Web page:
In the offseason, I argued hard that the best move the Giants could make with Aubrey Huff would be to simply let him go. They’d received a down-ballot MVP performance from Huff in 2010 for just $3 million, an unbelievable bargain, but whether or not he could sustain that performance for another year seemed somewhat in doubt, for two years unlikely. If he wanted more than a year guaranteed, as unpopular as it was and as difficult it was to say — the Giants were coming off their first championship in 52 years, and Huff was a clubhouse leader and fan favorite — I had to believe that was the best direction to go. After all, they had Brandon Belt in the minors who was coming off a dream season in which his aggregate stats were more impressive than any other MiLB player.
Huff’s numbers are down across the board — his walk percentage is way down his strikeout percentage way up, his isolated power (ISO) is way down and his weighted on-base average (wOBA) is just .291, down from .388 a year ago. He’s looked better in May, for sure, but for the month his wOBA is .348, which isn’t really setting the world on fire for a first baseman, especially one who, when he’s playing average defensively, you feel pretty content. And, if you look closely, you’ll see his month is fueled by a .342 average on balls in play (BABiP) and that his walks are a little down even from April, his strikeouts way up (approaching 30 percent).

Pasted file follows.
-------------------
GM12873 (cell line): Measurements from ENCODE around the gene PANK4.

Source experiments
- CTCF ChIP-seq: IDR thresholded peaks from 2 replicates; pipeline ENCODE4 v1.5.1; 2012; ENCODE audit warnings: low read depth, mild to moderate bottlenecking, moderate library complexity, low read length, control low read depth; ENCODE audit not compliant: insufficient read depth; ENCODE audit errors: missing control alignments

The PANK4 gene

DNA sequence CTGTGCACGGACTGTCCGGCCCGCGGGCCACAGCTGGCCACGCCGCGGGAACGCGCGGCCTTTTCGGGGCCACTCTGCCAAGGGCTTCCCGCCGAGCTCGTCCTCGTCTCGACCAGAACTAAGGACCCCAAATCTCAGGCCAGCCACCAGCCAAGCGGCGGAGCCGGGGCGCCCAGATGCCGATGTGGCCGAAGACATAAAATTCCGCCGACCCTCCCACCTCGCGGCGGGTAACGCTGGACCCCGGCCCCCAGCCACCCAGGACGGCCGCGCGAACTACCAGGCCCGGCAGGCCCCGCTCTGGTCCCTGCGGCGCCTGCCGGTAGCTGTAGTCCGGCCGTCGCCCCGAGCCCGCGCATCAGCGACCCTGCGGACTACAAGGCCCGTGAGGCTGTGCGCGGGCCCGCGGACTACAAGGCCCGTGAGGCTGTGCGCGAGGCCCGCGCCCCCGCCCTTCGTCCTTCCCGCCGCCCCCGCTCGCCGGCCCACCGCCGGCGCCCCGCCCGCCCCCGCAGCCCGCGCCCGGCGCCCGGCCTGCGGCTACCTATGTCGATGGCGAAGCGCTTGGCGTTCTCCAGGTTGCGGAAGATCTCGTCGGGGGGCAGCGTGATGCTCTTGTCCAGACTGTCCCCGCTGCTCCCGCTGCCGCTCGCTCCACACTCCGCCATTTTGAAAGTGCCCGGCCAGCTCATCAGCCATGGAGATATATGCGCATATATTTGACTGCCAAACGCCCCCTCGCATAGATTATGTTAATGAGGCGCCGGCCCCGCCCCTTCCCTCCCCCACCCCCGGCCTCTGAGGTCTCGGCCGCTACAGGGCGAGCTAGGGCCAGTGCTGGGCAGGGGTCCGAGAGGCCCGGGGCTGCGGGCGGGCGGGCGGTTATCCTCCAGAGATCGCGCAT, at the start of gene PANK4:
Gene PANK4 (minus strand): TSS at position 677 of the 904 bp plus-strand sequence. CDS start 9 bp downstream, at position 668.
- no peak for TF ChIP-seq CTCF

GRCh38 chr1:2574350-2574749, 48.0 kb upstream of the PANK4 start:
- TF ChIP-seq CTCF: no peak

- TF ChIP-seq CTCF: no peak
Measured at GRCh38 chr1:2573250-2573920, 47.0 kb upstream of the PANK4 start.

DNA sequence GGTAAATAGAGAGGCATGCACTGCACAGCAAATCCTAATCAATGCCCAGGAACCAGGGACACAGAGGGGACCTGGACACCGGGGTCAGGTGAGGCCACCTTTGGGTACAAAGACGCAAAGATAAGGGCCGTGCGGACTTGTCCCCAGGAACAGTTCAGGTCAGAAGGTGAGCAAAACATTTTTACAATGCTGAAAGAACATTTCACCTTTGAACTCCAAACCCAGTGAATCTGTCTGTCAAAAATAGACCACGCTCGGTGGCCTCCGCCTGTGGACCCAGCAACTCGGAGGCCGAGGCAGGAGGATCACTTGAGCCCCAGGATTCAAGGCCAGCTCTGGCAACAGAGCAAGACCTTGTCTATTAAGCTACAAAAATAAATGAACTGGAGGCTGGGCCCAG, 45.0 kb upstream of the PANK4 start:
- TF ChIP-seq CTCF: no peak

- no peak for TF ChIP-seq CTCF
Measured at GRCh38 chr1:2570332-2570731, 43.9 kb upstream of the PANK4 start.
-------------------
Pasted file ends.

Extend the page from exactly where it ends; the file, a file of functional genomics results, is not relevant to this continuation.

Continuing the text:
Meanwhile, after some early-season struggles in the show in just a handful of at-bats, Belt took his assignment to Triple-A in stride and has a .387 average, a .529 on-base percentage and is slugging .600, good for a 1.129 OPS. He also has a 21:26 strikeout to walk ratio. Plus, he’s doing this while playing an unfamiliar position, left field, because we now know that Huff cannot even fake less than a three-ring circus in right or left field.
Think back and recall, that one of the justifications for re-signing Huff was that he could slide to an outfield corner when Belt was to be summoned — that’s what justified the two years and $22 million, not some sort of back pay. That’s no longer true. Now, Huff is blocking the Giants’ supremely cheap and talented player, forcing him to push his bat into the lineup while playing an unfamiliar position.
Anyway, I know the feelings were mixed in the offseason. I’m wondering if they’ve changed much after 25 percent of the regular season.